The Chamber of Commerce is straight-up evil. It takes millions of dollars from America’s biggest corporations and uses that money to advocate for whatever advances their financial interests at the expense of everyone else. It’s advocated for the tobacco industry, denied the science of climate change, and sought to defeat Wall Street regulation. It fights regulation of business at every turn; anything that might possibly interfere with their members’ short-term profits even at the expense of humanity’s long-term prospects of survival. More importantly, they’ve spent millions—$69 million on lobbying in 2018 alone—to try to achieve these goals.
Yesterday, these bastards held their annual “State of American Business” event, with the organization’s president Tom Donahue and chief lobbyist Neil Bradley. During the event, Roll Call reporter Kate Ackley asked the two fellas about the Democrats’ proposed anti-corruption bill, HR 1, which would institute a public campaign financing system, create national automatic voter registration, and make Election Day a holiday.
Bradley’s response tells you all you need to know about how this organization does business:
Let’s break this utter shit down:
We have looked at HR 1. There are some elements encouraging greater participation in elections, that’s great, we all want to see more people voting. There are provisions about making sure elections are secure, great, we all want secure elections.
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The Chamber of Commerce has spend tens of millions of dollars on electing Republicans. In 2016, it spent $29 million in outside spending (election spending that isn’t donations directly to candidates or PACs), all of which went to help Republicans. The Republican Party, you’ll recall, has dedicated itself to discouraging voter participation: It’s passed voter ID laws, closed polling locations, and thrown out voter registrations. This is not new. The party has been doing this for many years. The Chamber of Commerce knows this. They love it!
Then, Bradley moved onto whining about preserving the Chamber’s “voice” in democracy:
Unfortunately it then takes a pretty quick divergent path in trying to figure out how it shuts down particular voices, particularly the voice of the business community in our electoral system. That is something the chamber has been against since time immemorial for the very reasons that Tom talked about in his speech. What we would hope Congress would do was focus on how we could get more folks participating in democracy, whether that is at the ballot box or in the electoral system, and that means focused on those things, increased participation, not regulate people out of participation.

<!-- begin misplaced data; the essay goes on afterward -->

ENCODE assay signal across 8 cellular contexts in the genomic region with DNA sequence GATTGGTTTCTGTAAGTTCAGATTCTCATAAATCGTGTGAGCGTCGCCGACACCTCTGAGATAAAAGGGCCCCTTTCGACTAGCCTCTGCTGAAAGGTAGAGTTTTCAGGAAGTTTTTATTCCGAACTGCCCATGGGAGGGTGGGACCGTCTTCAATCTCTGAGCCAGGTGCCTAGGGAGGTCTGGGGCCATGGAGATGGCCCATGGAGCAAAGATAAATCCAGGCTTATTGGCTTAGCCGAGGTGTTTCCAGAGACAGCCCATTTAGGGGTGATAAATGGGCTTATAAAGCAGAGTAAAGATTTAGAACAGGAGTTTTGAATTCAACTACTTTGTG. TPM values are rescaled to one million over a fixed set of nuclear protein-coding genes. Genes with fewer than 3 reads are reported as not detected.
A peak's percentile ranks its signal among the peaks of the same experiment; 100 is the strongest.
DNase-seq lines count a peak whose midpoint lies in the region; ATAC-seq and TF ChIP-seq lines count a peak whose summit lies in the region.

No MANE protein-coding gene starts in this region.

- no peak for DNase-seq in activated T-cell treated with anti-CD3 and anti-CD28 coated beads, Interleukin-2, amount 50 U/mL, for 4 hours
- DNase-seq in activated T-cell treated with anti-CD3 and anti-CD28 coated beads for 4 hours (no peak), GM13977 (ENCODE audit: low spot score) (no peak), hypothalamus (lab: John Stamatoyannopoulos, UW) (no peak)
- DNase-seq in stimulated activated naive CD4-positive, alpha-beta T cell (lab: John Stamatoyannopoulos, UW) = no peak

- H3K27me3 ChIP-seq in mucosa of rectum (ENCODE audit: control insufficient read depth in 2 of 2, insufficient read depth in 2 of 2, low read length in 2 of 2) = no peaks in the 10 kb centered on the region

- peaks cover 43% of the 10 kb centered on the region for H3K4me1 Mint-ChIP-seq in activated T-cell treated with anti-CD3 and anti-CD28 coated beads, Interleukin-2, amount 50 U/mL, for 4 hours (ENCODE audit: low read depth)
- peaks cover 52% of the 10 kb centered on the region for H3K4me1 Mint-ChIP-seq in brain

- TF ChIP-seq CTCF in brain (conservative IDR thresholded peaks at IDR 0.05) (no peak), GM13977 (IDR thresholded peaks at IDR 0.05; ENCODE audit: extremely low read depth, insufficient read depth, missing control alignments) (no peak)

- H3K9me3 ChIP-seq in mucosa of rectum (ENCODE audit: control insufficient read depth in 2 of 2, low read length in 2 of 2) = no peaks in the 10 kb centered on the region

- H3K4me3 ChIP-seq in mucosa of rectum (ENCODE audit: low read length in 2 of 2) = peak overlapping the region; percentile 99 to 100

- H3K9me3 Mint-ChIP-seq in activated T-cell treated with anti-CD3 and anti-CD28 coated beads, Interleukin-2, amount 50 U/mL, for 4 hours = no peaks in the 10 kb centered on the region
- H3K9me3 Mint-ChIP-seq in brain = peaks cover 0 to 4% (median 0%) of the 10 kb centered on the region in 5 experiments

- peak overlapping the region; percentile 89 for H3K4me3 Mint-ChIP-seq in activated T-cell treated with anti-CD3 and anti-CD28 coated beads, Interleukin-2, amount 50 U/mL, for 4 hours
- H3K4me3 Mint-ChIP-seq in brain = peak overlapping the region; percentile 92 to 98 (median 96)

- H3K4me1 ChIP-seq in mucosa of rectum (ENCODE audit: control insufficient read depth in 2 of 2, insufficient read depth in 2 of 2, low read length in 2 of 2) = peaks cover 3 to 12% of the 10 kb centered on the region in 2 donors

This is a reference to the fact that HR 1's campaign finance provisions would make it much harder for the Chamber of Commerce to influence elections as they currently do; the idea that it would “regulate people out of participation” is perhaps a reference to the public financing of elections included in the bill, which could make it harder for the Chamber to dump millions of dollars on getting their preferred candidates elected. The Chamber spent $35 million in 2014, $29 million in 2016, and $15 million in 2018. That’s the “voice of the business community in our electoral system” he’s talking about: money. We know that conservatives and the Business Community think money and speech are one and the same; this was the intellectual basis for the Citizens United ruling, after all.
All of this is very simple, really. If money is speech, and the Chamber of Commerce has hundreds of millions of dollars to spend, it naturally has many, many, many times the “voice” of the average American—who only has their one vote and maybe $25 to spare to donate to a candidate they support, if that. (If they have the time and energy to research candidates and donate to them at all, which the poorest are least likely to have). This is what the Chamber wants to preserve. It wants to keep its outsized voice in politics. It wants to be able to continue to shout into policymakers’ ears while you can barely whisper.
The funny thing is, HR 1 would still let them do that. It certainly would represent the biggest hit to the system of corporate influence on politics we’ve seen in years if it passed, but it wouldn’t stop the Chamber spending millions and millions on lobbying, as long as they register correctly. But the Chamber must fight even limited gestures at reining in corporate influence over politics; that’s what they’re paid for.
You know, ultimately, it seems like a pretty bad system where companies can amass immense wealth by exploiting and underpaying workers and then use that wealth to direct politicians to prevent anything from being done about that exploitation. Just one woman’s take.